Cars replaced horses, but what will replace cars?
It was hard to imagine life without horse-drawn vehicles in the 1890s – they had been the transport of choice for thousands of years. The increases over the 19th century led to the downsides of using horses becoming ever apparent in the larger cities with large populations. The sheer amount of horse manure generated by some 300,000 horses working on the streets of London and the smell that came with it, became impossible to manage.
Prudish Victorians adopted the term “mud” to describe the cesspools that were created whenever it rained on the Strand. Passing vehicles would fling the muck across the pavement to ruin the houses and shops that lined the streets. Huge piles of manure were dumped at various points in major cities and next to stables which were all very bad for public health.
Horseless carriages – otherwise known as cars
The steam locomotive and railway links that were constructed from the 1830s actually increased the issues that cities faced when it came to horses. The faster and more efficient routes between cities increased demand for transport of people and goods which in turn increased the number of horse-drawn vehicles on the roads. Very soon horses had become both indispensable and unsustainable. The solution was clear to those seeking the new technologies of self-propelling motor vehicles (or horseless carriages) and getting rid of the horses seemed the only way forward. This move from horsepower to cars was not the simple solution that it appeared at the time. Motor vehicles changed the world in ways that their inventors could never possibly have imagined.
Cars were billed as the solution to the problems that were associated with using horse-drawn vehicles – such as noise, traffic congestion and accidents. The fact that cars failed to solve these issues was overlooked in part because they offered so many other benefits. Eliminating the pollution – most notably, the horse manure that had plagued the cities for hundreds of years. But as we now know, removing one set of environmental problems actually introduced a whole set of new problems.
The pollutants from cars are not as obvious to the eye as horse manure but are just as much of an issue. Cars, trucks and buses collectively produce 17% of global carbon dioxide emissions and our reliance on fossil fuels such as petrol and diesel had huge ramifications during the 20th century when much of the world became dependent on oil from the Middle East. Could any of this have been predicted? There were concerns about the sustainability of non-renewable fossil fuels and the access needed to these fuels for cars to survive. Now we sit on the cusp of another huge shift in the way we transport people, goods and services around the world. Electric cars which are charged using renewable energy are now set to take the place of the ‘horseless carriage’ as the world shifts once more.
Electric vehicles have had success in the past
The pros and cons of electric cars have long been debated and in fact, the bestselling car in the US in 1897 was actually an electric vehicle – the Pope Manufacturing Company’s Columbia Motor Carriage. At this point in history, it was electric models that were outselling steam and petrol ones. It was only in 1903 that petrol-powered vehicles took the lead for the first time following the launch of the Olds Motor Works’ Curved Dash Oldsmobile. Many electric vehicles have been developed over the years, including the Electrobat – an electric taxi cab – that was created in Philadelphia in 1894. After an initial flourish, the taxi service struggled with the limited range and slow charging batteries. It was when the creators (Pedro Salom and Henry Morris) merged with the Electric Battery Company that this business attracted the investment of a New York politician and financier called William Whitney. Teaming up with both the founders of the Electrobat and the makers of the Columbia Motor Carriage he formed the Electric Vehicle Company (EVC) and in 1899 it was the largest automobile manufacturer in the US.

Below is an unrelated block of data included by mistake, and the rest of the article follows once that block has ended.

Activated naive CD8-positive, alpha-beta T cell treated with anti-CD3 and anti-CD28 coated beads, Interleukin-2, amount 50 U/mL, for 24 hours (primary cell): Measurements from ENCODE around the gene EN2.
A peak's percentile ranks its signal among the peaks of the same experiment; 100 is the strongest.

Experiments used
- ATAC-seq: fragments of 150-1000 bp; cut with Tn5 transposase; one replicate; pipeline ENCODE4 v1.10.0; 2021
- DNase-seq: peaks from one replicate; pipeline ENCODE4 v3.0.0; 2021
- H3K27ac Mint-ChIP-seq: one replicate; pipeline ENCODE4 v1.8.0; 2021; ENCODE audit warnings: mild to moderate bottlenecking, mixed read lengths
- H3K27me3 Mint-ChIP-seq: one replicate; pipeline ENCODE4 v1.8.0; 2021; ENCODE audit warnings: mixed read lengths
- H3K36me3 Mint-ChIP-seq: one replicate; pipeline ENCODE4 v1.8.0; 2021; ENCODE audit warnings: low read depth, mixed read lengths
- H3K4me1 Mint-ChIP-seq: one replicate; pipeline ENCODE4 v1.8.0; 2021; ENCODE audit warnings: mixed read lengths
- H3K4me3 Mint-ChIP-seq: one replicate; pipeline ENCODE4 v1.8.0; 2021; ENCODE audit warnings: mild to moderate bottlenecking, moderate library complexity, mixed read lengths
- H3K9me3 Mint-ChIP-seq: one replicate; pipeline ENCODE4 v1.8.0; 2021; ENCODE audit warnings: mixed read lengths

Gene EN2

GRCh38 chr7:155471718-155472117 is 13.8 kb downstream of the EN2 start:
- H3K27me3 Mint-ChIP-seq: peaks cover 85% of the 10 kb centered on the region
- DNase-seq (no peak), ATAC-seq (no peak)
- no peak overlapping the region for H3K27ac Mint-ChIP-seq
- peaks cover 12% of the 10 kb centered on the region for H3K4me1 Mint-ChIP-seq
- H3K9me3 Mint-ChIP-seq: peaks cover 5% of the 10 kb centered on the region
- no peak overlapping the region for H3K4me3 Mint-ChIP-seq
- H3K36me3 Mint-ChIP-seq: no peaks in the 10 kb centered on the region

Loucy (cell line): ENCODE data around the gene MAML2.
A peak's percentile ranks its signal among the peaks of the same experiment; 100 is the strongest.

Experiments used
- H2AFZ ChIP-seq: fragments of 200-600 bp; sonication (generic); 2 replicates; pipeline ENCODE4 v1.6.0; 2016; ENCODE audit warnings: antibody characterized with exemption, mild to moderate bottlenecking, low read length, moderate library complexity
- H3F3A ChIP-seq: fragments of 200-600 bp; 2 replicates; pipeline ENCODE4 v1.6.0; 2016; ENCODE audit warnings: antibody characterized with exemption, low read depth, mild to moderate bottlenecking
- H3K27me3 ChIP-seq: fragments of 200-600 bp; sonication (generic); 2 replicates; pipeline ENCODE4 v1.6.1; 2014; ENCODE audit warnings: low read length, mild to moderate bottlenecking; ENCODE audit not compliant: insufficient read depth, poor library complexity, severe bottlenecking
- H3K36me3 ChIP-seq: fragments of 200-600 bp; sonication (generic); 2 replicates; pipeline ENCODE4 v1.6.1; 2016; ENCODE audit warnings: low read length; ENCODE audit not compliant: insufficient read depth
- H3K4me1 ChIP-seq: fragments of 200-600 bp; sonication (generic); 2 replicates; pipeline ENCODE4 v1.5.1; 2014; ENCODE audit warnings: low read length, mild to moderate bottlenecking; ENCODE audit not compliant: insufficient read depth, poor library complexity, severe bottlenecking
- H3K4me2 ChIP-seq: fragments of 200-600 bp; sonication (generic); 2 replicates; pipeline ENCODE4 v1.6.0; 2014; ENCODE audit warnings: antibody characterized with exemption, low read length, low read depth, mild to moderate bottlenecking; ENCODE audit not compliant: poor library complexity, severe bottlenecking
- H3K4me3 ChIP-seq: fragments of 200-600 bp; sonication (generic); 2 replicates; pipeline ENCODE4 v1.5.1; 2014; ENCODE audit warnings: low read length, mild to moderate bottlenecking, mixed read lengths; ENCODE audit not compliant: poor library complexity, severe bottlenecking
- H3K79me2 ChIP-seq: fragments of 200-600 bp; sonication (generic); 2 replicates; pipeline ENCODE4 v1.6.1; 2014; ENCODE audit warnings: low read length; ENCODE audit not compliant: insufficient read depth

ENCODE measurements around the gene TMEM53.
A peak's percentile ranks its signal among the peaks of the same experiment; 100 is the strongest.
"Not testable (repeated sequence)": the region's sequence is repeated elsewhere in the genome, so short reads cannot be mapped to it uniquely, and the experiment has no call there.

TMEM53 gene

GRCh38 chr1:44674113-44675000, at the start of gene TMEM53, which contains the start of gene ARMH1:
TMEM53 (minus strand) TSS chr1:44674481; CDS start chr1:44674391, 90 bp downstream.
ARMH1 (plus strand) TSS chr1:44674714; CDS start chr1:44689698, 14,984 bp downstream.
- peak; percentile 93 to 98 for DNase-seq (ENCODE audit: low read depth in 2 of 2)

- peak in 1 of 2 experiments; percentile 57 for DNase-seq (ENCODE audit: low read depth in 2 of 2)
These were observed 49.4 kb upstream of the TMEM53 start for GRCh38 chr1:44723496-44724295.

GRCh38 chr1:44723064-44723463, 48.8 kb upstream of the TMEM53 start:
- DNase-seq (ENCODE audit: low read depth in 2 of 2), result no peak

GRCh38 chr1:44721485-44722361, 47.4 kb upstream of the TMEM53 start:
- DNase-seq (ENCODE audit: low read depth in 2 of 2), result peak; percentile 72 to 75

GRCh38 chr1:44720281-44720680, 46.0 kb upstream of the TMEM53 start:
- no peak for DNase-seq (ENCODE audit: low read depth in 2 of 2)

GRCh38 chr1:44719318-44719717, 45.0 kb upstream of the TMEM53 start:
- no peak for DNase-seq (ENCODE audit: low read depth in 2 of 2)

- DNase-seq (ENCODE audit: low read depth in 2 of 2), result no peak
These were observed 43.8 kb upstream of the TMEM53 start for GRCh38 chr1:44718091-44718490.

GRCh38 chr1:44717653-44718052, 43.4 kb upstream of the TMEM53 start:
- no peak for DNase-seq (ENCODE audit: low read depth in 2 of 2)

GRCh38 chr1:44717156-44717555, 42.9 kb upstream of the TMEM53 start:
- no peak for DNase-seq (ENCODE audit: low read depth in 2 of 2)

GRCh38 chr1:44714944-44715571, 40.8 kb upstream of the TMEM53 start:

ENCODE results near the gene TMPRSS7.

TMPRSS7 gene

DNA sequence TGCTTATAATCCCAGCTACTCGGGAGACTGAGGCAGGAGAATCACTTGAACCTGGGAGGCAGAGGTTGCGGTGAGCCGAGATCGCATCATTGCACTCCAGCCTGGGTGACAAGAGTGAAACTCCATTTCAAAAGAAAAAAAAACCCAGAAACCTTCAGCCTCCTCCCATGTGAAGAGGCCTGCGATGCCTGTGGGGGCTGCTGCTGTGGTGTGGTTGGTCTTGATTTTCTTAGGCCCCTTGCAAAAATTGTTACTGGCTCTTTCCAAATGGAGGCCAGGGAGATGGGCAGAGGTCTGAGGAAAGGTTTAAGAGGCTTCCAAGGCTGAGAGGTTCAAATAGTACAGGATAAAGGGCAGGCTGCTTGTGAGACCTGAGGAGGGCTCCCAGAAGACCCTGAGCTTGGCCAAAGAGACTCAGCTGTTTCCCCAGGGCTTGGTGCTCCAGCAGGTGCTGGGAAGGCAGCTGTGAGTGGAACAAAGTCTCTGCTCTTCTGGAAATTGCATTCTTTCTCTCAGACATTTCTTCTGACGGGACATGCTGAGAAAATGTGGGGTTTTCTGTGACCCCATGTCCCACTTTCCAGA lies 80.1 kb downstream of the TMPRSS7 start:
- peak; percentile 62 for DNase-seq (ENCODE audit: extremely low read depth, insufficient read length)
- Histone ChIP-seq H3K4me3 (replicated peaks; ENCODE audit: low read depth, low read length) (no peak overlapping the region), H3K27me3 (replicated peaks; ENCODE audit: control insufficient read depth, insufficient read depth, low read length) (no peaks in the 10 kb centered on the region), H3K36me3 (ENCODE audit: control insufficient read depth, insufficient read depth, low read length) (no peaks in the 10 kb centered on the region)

Industry journal the Horseless Age (the petrol-heads of the day) attacked EVC and said electric vehicles were doomed to failure. Following accusations of fraud the share price fell and the collapse of the Electric Vehicle Company was savoured by the publication who cheered the failure to ‘force’ electric vehicles on a ‘credulous world’.
Electric vehicles started to take on a new connotation at this time. They were seen as ‘women’s cars’ due to their reliability and suitability for short local trips with no requirements for hand-cranking to start or gear shifting to operate. An advert for Babcock Electric vehicles claimed in 1910 that “She who drives a Babcock Electric has nothing to fear”. The assumption was that men were assumed to be more capable mechanics, who could cope with greater complexity and lower reliability for the powerful petrol vehicles. It’s funny to think now that models launched in 1912 were completely redesigned to cater to women. Detroit Electric and Waverley Electric created electric cars that were operated from the back seat with a rear-facing front seat that allowed the driver to face her passengers – but not exactly see the road ahead! Instead of a steering wheel, these models had a tiller which was deemed more suitable for a woman and less strenuous but actually was more dangerous and less precise.